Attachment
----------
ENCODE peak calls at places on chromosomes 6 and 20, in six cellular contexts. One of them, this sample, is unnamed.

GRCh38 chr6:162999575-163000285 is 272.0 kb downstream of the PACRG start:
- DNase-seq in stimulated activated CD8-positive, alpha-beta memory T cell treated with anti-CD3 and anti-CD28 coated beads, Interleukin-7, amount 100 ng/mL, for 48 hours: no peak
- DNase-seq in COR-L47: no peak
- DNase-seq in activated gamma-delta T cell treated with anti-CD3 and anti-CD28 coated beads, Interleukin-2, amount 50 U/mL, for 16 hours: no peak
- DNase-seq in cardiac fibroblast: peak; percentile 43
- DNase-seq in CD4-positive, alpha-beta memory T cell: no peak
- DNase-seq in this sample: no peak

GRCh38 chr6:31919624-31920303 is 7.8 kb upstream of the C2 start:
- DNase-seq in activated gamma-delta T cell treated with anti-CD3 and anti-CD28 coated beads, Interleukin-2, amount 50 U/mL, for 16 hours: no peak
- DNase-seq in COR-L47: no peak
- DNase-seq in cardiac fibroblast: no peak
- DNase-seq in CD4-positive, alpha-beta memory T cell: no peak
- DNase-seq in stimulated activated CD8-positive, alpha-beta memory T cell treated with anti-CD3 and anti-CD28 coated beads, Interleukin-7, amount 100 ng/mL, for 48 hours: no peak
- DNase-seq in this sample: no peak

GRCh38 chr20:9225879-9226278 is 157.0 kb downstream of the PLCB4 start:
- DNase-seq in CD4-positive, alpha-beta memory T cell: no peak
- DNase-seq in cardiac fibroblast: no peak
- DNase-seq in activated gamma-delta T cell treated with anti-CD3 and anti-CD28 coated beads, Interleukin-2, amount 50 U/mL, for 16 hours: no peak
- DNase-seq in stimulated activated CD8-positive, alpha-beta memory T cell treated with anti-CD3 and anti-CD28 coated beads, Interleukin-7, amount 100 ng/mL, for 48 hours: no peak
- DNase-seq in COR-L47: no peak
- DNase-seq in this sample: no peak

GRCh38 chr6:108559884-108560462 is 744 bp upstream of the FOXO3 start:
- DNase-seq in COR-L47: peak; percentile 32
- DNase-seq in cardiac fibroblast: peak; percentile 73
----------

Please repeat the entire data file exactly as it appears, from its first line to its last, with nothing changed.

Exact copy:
ENCODE peak calls at places on chromosomes 6 and 20, in six cellular contexts. One of them, this sample, is unnamed.

GRCh38 chr6:162999575-163000285 is 272.0 kb downstream of the PACRG start:
- DNase-seq in stimulated activated CD8-positive, alpha-beta memory T cell treated with anti-CD3 and anti-CD28 coated beads, Interleukin-7, amount 100 ng/mL, for 48 hours: no peak
- DNase-seq in COR-L47: no peak
- DNase-seq in activated gamma-delta T cell treated with anti-CD3 and anti-CD28 coated beads, Interleukin-2, amount 50 U/mL, for 16 hours: no peak
- DNase-seq in cardiac fibroblast: peak; percentile 43
- DNase-seq in CD4-positive, alpha-beta memory T cell: no peak
- DNase-seq in this sample: no peak

GRCh38 chr6:31919624-31920303 is 7.8 kb upstream of the C2 start:
- DNase-seq in activated gamma-delta T cell treated with anti-CD3 and anti-CD28 coated beads, Interleukin-2, amount 50 U/mL, for 16 hours: no peak
- DNase-seq in COR-L47: no peak
- DNase-seq in cardiac fibroblast: no peak
- DNase-seq in CD4-positive, alpha-beta memory T cell: no peak
- DNase-seq in stimulated activated CD8-positive, alpha-beta memory T cell treated with anti-CD3 and anti-CD28 coated beads, Interleukin-7, amount 100 ng/mL, for 48 hours: no peak
- DNase-seq in this sample: no peak

GRCh38 chr20:9225879-9226278 is 157.0 kb downstream of the PLCB4 start:
- DNase-seq in CD4-positive, alpha-beta memory T cell: no peak
- DNase-seq in cardiac fibroblast: no peak
- DNase-seq in activated gamma-delta T cell treated with anti-CD3 and anti-CD28 coated beads, Interleukin-2, amount 50 U/mL, for 16 hours: no peak
- DNase-seq in stimulated activated CD8-positive, alpha-beta memory T cell treated with anti-CD3 and anti-CD28 coated beads, Interleukin-7, amount 100 ng/mL, for 48 hours: no peak
- DNase-seq in COR-L47: no peak
- DNase-seq in this sample: no peak

GRCh38 chr6:108559884-108560462 is 744 bp upstream of the FOXO3 start:
- DNase-seq in COR-L47: peak; percentile 32
- DNase-seq in cardiac fibroblast: peak; percentile 73